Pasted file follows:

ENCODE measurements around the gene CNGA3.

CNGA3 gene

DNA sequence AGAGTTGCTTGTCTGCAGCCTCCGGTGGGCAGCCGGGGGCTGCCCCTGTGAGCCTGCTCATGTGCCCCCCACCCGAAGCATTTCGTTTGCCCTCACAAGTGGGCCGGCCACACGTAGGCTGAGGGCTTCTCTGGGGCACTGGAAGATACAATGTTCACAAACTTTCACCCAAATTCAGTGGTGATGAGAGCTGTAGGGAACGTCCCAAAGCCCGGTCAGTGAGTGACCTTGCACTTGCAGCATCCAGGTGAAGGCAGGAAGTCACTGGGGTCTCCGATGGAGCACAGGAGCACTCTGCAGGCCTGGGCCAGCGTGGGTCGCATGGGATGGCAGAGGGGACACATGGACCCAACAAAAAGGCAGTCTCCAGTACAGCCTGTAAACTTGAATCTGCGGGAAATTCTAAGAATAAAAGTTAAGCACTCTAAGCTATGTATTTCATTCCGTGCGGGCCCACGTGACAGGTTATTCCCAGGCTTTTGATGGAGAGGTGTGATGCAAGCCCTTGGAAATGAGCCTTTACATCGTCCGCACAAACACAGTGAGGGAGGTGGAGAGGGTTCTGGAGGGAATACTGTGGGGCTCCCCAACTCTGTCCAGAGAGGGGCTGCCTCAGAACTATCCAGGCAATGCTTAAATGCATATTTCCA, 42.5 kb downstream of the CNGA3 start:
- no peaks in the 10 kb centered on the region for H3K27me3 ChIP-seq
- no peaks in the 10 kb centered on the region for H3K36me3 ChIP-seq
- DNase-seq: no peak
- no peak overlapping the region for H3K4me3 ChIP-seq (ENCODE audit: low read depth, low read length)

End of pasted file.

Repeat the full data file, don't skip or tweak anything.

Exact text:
ENCODE measurements around the gene CNGA3.

CNGA3 gene

DNA sequence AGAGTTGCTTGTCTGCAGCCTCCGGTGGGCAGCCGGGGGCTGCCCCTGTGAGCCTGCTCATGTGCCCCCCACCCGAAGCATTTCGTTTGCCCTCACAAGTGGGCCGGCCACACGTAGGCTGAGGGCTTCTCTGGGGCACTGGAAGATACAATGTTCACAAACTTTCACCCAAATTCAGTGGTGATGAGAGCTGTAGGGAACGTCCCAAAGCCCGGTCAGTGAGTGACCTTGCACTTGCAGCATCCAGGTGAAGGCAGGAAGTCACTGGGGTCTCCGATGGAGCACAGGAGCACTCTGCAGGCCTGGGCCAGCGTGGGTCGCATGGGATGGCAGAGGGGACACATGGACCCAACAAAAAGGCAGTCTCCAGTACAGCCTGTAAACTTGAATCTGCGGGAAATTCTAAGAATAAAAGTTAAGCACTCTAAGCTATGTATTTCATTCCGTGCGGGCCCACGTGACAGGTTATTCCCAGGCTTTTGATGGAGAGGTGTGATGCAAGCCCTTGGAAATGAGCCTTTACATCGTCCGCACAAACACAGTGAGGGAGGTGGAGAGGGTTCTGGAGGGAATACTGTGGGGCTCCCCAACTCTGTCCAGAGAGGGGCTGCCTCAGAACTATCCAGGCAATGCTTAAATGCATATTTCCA, 42.5 kb downstream of the CNGA3 start:
- no peaks in the 10 kb centered on the region for H3K27me3 ChIP-seq
- no peaks in the 10 kb centered on the region for H3K36me3 ChIP-seq
- DNase-seq: no peak
- no peak overlapping the region for H3K4me3 ChIP-seq (ENCODE audit: low read depth, low read length)